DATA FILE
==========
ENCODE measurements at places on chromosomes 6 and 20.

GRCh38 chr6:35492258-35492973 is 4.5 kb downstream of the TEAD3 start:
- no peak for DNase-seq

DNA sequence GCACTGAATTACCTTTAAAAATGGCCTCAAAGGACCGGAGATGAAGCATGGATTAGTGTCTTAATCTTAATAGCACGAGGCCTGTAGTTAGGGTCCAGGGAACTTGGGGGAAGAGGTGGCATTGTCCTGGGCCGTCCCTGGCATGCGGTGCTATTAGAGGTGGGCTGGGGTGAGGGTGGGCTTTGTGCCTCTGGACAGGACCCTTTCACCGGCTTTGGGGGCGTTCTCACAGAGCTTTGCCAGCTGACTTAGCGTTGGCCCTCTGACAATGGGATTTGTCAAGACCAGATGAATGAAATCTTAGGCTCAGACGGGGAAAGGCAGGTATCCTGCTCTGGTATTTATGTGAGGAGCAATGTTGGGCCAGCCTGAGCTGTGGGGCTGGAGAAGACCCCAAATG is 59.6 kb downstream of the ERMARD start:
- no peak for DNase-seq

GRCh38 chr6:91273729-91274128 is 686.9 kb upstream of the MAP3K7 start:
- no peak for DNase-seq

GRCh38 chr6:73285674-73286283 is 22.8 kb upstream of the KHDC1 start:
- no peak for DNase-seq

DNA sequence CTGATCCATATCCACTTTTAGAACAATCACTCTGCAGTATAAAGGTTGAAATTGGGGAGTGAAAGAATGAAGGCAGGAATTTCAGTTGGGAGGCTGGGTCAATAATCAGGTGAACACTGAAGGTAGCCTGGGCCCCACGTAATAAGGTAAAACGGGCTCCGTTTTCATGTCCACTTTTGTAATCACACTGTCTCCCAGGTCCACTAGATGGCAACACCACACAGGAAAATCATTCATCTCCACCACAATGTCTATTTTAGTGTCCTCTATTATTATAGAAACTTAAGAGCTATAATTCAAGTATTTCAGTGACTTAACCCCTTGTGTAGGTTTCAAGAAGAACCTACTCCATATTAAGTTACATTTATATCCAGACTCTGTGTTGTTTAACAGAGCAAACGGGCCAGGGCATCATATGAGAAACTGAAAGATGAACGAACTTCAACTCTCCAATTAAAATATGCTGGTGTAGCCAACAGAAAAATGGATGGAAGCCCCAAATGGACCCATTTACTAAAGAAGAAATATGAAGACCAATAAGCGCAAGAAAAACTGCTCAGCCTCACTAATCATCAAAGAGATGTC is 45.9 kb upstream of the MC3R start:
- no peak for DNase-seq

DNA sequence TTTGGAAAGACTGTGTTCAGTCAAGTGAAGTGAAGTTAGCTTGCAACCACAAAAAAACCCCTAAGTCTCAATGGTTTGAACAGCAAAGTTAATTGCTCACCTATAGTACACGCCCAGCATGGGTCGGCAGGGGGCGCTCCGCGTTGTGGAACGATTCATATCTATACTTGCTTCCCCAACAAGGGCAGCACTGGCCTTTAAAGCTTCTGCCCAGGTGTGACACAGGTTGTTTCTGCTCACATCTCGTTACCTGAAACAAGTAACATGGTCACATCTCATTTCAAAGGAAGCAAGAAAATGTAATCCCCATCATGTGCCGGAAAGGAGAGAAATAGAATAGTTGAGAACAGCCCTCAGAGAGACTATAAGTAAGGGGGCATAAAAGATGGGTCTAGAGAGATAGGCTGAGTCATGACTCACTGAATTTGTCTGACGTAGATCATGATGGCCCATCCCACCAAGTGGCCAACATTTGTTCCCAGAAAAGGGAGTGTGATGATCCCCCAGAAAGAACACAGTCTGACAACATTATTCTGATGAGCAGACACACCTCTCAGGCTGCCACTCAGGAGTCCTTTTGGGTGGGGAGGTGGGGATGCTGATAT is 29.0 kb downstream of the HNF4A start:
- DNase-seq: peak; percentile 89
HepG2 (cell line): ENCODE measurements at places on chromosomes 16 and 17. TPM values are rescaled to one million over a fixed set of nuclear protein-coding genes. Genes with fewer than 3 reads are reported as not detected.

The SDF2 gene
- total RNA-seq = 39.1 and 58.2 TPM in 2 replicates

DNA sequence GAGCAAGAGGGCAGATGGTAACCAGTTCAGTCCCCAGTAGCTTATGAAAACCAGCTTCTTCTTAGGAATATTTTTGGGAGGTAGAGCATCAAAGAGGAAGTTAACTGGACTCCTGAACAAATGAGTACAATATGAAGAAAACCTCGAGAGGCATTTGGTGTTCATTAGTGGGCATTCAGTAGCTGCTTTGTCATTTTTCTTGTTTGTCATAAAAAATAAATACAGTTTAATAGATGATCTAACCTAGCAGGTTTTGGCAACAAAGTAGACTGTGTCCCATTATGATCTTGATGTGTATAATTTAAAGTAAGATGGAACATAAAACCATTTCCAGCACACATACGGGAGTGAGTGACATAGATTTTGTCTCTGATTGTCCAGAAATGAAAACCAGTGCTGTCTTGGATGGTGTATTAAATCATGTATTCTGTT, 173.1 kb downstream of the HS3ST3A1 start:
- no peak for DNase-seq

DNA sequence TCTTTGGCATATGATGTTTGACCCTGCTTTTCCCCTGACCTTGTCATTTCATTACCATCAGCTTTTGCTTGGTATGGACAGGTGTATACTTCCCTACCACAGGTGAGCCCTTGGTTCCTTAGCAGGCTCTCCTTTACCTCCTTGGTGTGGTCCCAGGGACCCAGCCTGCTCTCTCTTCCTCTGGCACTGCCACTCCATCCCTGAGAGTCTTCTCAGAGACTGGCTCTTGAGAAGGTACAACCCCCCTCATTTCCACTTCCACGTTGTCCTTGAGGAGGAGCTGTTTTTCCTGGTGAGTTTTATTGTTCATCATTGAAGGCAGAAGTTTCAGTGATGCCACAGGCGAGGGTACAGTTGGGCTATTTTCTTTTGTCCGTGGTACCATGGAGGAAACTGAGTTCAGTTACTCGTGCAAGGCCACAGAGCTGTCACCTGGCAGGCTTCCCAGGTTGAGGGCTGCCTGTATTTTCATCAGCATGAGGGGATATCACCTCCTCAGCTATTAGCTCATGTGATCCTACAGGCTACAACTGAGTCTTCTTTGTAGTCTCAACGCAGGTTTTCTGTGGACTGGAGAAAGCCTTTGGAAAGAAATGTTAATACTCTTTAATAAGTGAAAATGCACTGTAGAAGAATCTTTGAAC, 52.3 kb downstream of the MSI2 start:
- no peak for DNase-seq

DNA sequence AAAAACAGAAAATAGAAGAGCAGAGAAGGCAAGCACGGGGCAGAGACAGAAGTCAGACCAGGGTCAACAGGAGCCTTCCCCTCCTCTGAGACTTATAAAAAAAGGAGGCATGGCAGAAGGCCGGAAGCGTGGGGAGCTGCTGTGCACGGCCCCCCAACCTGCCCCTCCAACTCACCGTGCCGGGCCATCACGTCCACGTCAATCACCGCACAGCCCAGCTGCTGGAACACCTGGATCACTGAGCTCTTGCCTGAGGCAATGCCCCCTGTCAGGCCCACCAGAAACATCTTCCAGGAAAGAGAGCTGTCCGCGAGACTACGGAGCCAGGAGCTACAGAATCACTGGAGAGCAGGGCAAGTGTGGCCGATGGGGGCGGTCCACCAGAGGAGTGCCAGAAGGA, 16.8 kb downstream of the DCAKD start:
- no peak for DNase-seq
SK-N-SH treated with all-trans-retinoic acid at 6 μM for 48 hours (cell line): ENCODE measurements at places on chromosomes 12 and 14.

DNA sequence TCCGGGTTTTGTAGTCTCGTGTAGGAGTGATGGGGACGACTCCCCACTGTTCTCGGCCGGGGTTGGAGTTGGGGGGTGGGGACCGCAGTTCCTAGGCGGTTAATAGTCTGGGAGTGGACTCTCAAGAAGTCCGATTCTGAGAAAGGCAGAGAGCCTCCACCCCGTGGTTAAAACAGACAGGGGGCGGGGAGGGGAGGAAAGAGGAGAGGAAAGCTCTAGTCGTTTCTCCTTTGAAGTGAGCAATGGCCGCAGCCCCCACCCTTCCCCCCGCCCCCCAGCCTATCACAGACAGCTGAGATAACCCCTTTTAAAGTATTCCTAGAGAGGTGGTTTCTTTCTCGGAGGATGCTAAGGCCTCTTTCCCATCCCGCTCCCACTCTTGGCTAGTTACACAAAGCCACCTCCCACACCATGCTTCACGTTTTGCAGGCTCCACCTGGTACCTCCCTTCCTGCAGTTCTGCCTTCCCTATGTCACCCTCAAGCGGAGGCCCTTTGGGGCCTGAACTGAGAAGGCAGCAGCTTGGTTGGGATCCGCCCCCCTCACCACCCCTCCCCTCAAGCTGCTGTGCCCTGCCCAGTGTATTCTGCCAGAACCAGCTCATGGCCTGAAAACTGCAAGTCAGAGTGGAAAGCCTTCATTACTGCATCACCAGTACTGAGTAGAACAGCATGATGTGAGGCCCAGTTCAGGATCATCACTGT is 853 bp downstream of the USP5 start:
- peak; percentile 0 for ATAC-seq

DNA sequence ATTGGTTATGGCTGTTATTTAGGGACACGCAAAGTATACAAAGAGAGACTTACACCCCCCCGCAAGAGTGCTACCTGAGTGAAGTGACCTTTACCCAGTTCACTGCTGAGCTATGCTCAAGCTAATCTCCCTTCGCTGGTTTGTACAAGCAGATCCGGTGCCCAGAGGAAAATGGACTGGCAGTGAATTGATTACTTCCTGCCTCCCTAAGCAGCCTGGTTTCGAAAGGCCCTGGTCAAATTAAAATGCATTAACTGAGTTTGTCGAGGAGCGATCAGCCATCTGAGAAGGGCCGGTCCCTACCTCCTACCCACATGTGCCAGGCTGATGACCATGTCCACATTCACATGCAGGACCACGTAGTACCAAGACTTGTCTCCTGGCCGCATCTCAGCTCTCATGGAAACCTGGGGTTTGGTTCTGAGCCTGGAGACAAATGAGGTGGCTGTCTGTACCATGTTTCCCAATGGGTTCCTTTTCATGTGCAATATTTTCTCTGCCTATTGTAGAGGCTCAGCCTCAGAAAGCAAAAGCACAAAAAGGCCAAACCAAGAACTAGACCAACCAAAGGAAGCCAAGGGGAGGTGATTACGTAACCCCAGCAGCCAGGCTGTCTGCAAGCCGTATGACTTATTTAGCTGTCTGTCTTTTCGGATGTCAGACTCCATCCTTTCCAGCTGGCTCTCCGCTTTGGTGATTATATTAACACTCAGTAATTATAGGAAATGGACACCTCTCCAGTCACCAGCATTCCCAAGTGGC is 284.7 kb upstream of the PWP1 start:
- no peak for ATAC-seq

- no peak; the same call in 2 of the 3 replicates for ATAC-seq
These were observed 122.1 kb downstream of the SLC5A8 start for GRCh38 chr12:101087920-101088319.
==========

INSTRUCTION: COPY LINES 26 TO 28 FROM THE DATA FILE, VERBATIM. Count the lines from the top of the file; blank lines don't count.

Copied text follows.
DNA sequence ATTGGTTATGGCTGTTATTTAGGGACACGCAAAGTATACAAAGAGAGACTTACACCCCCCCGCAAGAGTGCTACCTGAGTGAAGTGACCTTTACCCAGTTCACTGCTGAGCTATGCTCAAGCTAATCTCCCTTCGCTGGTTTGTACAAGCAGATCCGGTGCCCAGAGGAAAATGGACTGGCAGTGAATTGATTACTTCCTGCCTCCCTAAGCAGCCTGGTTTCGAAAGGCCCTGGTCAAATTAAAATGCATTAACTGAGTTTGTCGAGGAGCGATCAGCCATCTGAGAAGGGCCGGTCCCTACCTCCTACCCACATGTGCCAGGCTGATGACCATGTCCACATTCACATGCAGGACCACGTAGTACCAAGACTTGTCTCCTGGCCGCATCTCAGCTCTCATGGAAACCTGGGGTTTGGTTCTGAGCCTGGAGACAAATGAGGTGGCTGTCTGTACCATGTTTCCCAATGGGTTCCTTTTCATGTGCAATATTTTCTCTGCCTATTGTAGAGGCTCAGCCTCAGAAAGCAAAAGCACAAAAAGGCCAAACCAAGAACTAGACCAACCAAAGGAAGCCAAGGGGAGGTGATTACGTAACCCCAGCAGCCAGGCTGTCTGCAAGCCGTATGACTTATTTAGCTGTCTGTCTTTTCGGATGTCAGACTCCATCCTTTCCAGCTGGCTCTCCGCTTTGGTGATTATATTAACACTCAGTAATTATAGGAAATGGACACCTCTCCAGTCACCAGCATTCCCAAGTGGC is 284.7 kb upstream of the PWP1 start:
- no peak for ATAC-seq

- no peak; the same call in 2 of the 3 replicates for ATAC-seq